The arrival of the holidays this year blew in with the fierceness of an Atlantic storm. I didn’t see it creep up in the midst of OT and PT appointments, work and the planning of a brand new kitchen. Suddenly, it was right in front of me and I was thrust into the task of gift shopping, food shopping, cleaning and organizing. Invites to parties popped up, writing deadlines glowed like the lights on our tree and a tsunami of frenzy flowed through the city. It’s a holiday stress that seems inconsequential but it’s enough to light up your joints like the flaming holiday bulbs, and invite Scrooge to spoil the festivities.
My jumbled energy seemed to block out my usual cheer of the season. One night, on a way to a concert, I heard the first chiming notes of a song I loved from my childhood, and my agitated state was replaced by an unexpected serenity. Later that evening, I lounged in our living room, watching our tree glimmering in the window, filling the room with a warm sparkle of colors. Outside the chill air was infused with the scent of gingerbread, cinnamon, and the sharp tang of cranberries. A gentle heat radiated from the oven, weakening the wrath of my sore joints, snuffing out their inflammation in the exquisite aroma of homemade cookies and egg nog. The rosy skirt encircling the base of the tree, stirred the memories of childhood: the anticipation of Christmas morning, the glossy presents clinging mutely to their secrets. A new doll? A game? A music player? The distant memory of the harmonious sounds of carols flowing from the radio as my brother and I sat amidst the remains of wrapping paper, my parents lingering over coffee. It was a precious time, a magical moment that I could summon at any time, even in the midst of holiday chaos.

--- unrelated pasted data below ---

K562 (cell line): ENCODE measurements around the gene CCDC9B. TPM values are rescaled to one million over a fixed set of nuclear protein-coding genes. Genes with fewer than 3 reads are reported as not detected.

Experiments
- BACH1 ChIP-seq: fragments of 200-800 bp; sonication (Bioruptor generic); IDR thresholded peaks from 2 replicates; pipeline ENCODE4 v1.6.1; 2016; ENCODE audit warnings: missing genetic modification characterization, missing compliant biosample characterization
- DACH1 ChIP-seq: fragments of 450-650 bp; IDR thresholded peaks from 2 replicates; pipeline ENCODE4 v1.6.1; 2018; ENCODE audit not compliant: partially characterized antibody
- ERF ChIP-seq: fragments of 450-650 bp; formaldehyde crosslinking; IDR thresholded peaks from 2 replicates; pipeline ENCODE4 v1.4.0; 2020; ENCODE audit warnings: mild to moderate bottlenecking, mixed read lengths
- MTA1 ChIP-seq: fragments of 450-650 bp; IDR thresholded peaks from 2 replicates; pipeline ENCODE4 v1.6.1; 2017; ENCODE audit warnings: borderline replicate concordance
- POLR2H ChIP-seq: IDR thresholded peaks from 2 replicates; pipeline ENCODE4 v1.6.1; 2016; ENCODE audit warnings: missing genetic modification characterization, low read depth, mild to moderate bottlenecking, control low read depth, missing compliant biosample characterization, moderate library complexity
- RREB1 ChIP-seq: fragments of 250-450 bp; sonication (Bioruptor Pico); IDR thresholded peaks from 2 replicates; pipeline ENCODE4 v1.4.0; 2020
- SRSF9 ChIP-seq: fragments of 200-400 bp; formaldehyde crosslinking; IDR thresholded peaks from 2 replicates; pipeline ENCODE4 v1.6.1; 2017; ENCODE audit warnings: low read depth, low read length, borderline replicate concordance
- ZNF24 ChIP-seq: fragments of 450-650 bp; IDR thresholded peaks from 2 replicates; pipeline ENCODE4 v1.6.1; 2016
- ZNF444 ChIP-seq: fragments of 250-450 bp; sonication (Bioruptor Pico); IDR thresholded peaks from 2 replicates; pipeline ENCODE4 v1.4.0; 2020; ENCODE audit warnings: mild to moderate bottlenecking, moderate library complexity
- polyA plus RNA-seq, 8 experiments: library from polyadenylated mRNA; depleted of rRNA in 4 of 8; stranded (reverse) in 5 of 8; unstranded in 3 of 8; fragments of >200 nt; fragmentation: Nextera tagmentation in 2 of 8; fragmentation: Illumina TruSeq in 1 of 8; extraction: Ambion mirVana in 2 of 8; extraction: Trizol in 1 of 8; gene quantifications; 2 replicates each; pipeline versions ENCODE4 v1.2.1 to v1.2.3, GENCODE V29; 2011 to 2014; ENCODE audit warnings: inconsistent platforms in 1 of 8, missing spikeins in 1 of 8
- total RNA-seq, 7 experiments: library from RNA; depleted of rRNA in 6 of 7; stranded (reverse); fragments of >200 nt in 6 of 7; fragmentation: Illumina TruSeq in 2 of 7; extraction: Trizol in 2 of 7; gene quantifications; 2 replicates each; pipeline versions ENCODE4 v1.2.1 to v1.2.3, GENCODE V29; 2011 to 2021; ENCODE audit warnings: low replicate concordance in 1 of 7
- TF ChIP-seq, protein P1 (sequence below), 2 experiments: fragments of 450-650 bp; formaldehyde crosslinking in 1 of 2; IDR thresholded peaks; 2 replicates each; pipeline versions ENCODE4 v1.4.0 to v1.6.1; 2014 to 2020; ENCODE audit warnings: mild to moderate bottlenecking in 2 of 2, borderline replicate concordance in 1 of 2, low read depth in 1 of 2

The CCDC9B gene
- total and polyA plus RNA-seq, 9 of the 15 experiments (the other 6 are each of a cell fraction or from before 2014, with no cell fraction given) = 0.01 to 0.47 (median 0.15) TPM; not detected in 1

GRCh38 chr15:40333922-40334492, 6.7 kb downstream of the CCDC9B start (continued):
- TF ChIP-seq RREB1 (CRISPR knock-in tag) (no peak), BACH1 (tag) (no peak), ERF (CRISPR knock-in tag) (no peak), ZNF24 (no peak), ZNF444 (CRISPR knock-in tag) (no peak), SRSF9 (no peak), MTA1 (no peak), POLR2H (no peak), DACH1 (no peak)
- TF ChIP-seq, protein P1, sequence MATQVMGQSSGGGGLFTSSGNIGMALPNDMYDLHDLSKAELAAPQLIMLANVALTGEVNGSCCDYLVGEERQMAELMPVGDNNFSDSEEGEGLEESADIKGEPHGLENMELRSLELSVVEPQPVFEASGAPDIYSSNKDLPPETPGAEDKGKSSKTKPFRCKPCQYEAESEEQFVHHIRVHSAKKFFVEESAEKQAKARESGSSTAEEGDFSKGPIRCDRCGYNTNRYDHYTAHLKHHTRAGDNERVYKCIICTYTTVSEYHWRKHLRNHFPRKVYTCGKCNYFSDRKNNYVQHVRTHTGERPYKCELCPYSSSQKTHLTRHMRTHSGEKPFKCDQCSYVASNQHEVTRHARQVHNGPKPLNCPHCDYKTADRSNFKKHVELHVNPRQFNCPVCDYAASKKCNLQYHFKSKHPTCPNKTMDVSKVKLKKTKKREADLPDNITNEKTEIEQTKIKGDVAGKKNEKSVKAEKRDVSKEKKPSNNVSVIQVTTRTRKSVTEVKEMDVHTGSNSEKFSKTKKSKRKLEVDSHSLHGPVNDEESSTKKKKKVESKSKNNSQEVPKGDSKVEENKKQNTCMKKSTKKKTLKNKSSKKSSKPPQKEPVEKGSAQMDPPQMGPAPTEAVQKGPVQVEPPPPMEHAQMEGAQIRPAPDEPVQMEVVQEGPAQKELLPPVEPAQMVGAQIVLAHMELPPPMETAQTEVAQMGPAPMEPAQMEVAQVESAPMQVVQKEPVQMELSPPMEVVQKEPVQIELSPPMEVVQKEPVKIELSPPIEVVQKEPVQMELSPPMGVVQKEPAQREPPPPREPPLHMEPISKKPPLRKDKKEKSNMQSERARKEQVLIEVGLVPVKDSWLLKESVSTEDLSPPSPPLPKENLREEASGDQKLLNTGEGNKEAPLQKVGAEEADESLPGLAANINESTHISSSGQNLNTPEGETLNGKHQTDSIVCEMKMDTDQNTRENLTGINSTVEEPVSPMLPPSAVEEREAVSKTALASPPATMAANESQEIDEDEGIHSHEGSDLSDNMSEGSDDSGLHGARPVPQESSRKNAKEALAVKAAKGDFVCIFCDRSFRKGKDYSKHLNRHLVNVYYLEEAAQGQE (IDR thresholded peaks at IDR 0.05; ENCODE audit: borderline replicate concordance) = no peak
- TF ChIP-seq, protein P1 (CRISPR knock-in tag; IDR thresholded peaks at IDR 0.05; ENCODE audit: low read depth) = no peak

Those magical moments seem to dissipate in adulthood, but I still can still find the child within myself crafting a mental list to Santa. What do I want for Christmas? I want to wake in the morning and find our crimson stockings filled with promise; I want everyone to have a little cheer over the holidays; I want to find delight in the little things; I want arthritis to take an extended vacation, leaving us to curl up in a warm place with the people we love, cradled by the joy of the holiday season. I put my childhood faith in the delicate hope that I can add always add one more item on my wish list: a cure for all sufferers of arthritis. It probably won’t happen this year, but I like to imagine it’s waiting to be discovered amid the candy cane forests of promising goals. Besides, you never know what gifts can be found simply by believing in a little bit of magic.
Wishing everyone a happy and healthy holiday season in whatever you choose to celebrate at this time of the year – even it if it’s just the joy of being alive.
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J.G. Chayko is a writer, actress, and international arthritis advocate who’s been involved in theatre for more than 30 years and has published poetry, fiction, and creative non-fiction.